Starring: Jon Ryan, Maria Natapov, Hana Carpenter
Directed by: Frankie Frain (“Sexually Frank”)
Written by: Geoff Tarulli (debut)
In “Having Fun Up There,” 37-year-old musician Mark (Jon Ryan) is struggling to keep his life together. After a series of bad gigs and going nowhere in the music industry, Mark can’t seem to catch a break with his job, his personal relationships or his music career. As he struggles in all of these areas, Mark gives thought to growing up and changing the way he lives his life.
It is no secret that the main reason “Having Fun Up There” works on the levels it does is because of Ryan, who is absolutely hilarious as the cynical Mark. His sarcastic, dry wit mixed with perfect comedic timing makes Ryan look like a natural and even his non-sequiturs are frequently laugh out loud funny. In its brightest moments, the film’s script truly provides Ryan with a great showcase for his strong comedic ability and can be seen as a bright newcomer. Anyone who has ever been in the band will instantly connect to the film’s commentary on being a flamed out or struggling musician.
As two females emerge as important parts of Mark’s life, one story is sweet and fun to watch and the other isn’t at all. When Mark meets Carla (Maria Natapov) in a bar, they instantly decide to become best friends and their relationship becomes more complex as Mark essentially enables Carla in her alcoholism and Carla uses Mark in different ways. It’s a nasty sort of relationship that feels off-putting anytime it is on screen. On the other hand, Mark’s relationship with Kerry (Hana Carpenter), a girl who is a long time fan of Mark’s music is really interesting to watch as the jaded musician Mark is juxtaposed against an eager and happy Kerry. It doesn’t hurt that Carpenter’s performance is totally charming and she plays really well off of Ryan.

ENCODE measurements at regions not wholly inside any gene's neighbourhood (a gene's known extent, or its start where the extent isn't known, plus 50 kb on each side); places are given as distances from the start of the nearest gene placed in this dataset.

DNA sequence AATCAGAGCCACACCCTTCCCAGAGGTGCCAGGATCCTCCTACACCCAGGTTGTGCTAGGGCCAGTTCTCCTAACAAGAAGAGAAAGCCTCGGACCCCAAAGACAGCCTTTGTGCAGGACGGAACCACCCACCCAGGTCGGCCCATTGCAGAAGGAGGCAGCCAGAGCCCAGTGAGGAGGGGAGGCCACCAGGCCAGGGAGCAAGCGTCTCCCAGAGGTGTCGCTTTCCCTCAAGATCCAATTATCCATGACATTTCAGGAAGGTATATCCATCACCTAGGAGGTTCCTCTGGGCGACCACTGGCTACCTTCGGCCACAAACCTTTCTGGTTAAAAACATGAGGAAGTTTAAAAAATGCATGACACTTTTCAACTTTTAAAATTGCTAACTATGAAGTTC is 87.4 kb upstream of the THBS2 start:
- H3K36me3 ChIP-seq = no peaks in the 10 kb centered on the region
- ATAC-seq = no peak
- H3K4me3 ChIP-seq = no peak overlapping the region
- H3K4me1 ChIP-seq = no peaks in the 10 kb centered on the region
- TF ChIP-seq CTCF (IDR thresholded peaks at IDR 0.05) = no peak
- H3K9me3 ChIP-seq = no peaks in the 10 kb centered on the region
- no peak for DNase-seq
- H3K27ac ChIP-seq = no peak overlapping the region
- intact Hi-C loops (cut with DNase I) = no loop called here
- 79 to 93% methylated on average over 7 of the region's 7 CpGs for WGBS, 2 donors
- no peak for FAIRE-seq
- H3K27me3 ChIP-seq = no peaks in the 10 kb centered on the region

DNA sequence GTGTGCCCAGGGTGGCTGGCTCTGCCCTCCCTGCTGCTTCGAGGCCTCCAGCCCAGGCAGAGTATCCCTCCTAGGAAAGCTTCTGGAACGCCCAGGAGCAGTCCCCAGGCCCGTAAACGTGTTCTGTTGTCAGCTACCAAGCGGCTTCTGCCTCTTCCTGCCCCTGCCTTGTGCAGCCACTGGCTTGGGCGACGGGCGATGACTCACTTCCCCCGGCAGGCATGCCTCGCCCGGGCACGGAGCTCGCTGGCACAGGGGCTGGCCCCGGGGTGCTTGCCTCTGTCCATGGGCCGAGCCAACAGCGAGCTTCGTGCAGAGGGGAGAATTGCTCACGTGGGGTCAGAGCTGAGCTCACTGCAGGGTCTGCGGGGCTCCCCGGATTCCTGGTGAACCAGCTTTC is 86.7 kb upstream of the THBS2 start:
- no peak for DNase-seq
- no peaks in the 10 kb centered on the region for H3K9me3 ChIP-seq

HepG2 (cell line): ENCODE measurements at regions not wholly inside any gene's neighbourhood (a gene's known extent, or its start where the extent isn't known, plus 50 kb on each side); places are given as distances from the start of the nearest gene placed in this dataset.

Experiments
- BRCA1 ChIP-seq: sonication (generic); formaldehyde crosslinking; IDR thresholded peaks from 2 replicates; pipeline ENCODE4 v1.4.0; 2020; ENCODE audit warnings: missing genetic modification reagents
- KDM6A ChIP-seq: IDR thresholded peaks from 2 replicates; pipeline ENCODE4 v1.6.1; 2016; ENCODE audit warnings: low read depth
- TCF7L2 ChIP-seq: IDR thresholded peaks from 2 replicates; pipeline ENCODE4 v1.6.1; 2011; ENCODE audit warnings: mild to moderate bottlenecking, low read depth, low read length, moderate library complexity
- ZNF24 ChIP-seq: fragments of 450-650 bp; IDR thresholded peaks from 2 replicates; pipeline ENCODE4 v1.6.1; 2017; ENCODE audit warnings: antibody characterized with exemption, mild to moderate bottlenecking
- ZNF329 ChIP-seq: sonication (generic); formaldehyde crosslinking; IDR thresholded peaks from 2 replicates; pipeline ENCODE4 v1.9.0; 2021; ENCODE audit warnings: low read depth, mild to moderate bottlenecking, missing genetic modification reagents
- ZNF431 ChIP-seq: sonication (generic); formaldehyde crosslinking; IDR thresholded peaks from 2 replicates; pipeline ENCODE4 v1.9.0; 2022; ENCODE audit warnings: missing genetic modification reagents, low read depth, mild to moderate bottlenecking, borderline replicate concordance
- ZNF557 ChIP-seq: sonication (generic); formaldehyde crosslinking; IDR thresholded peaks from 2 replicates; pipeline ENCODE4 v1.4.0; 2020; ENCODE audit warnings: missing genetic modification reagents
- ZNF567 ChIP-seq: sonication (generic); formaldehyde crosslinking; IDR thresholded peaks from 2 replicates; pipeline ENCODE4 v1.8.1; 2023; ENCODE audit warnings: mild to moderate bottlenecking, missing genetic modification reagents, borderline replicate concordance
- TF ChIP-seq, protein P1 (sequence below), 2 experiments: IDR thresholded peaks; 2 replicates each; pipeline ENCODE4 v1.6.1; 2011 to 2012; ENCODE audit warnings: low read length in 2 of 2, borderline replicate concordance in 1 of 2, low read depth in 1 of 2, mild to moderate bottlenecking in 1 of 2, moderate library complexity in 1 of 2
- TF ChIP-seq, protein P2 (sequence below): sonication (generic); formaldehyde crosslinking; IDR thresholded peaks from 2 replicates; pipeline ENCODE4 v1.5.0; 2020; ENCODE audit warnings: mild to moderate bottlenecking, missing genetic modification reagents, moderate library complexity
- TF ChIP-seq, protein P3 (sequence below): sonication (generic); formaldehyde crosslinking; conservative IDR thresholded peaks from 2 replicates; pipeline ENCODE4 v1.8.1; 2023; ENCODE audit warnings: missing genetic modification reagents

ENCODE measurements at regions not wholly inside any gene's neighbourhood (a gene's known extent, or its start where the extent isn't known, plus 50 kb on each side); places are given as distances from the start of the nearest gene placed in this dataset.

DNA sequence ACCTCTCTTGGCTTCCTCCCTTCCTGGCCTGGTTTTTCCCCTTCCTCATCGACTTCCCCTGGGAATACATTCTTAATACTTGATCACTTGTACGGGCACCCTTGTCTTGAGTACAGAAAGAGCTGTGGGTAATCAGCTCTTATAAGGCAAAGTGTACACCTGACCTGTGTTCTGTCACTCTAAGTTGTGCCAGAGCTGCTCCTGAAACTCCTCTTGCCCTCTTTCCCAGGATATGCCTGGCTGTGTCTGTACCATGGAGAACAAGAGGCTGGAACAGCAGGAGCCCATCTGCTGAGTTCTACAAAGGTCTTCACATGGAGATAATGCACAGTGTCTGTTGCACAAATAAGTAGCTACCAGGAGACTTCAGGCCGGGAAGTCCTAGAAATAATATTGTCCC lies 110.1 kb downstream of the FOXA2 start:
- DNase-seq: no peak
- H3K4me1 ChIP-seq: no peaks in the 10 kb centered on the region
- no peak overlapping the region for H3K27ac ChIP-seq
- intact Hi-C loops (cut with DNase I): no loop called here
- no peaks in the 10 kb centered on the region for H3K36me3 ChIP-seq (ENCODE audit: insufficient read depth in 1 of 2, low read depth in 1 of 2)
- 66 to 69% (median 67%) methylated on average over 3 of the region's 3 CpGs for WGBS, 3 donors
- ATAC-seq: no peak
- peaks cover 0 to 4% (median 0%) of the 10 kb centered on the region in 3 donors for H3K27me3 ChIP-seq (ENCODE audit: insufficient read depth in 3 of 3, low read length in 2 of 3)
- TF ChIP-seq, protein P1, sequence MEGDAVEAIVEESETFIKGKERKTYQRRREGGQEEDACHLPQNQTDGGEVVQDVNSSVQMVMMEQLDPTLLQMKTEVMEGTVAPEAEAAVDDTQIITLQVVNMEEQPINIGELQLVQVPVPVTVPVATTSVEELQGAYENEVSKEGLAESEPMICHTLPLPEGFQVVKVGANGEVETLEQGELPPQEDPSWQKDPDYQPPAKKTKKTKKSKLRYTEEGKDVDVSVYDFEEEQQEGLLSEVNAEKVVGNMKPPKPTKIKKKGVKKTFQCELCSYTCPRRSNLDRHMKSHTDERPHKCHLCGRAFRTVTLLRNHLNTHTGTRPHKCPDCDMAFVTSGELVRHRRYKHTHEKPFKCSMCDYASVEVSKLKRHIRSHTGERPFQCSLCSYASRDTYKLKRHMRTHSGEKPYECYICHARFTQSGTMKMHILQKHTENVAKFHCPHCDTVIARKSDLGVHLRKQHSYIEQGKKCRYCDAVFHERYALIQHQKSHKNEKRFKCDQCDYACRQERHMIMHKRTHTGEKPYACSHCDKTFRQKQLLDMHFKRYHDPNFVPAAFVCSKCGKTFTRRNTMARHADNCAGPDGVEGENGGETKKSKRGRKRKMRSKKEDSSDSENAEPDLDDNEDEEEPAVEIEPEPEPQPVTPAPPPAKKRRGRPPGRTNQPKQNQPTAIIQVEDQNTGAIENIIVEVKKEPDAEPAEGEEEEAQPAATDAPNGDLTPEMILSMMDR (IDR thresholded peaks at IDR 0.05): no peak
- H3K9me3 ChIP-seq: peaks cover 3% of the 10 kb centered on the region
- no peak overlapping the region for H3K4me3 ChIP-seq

Somewhere around the middle of the film, however, there is a distinct shift from comedy to drama and that is where the film begins to fall apart. The aforementioned complexities of the Mark and Carla relationship really don’t work as both characters attempt to simply drink away their issues. While the relationship with Kerry and Mark is so good for a good chunk of the film, the conflict there as well as the resolution isn’t nearly as satisfying.
Few films have captured the essence of being a musician in a smaller/local band as well as “Having Fun Up There” does. It contains so many truly hilarious moments having to do with playing terrible gigs, navigating through band practices with busy outside schedules and the sheer struggle of not “making it.” All of these positives are why it is so frustrating that the film is so front loaded and while succeeding mightily at times on the comedic front, can’t quite hit the right dramatic notes to make a complete film.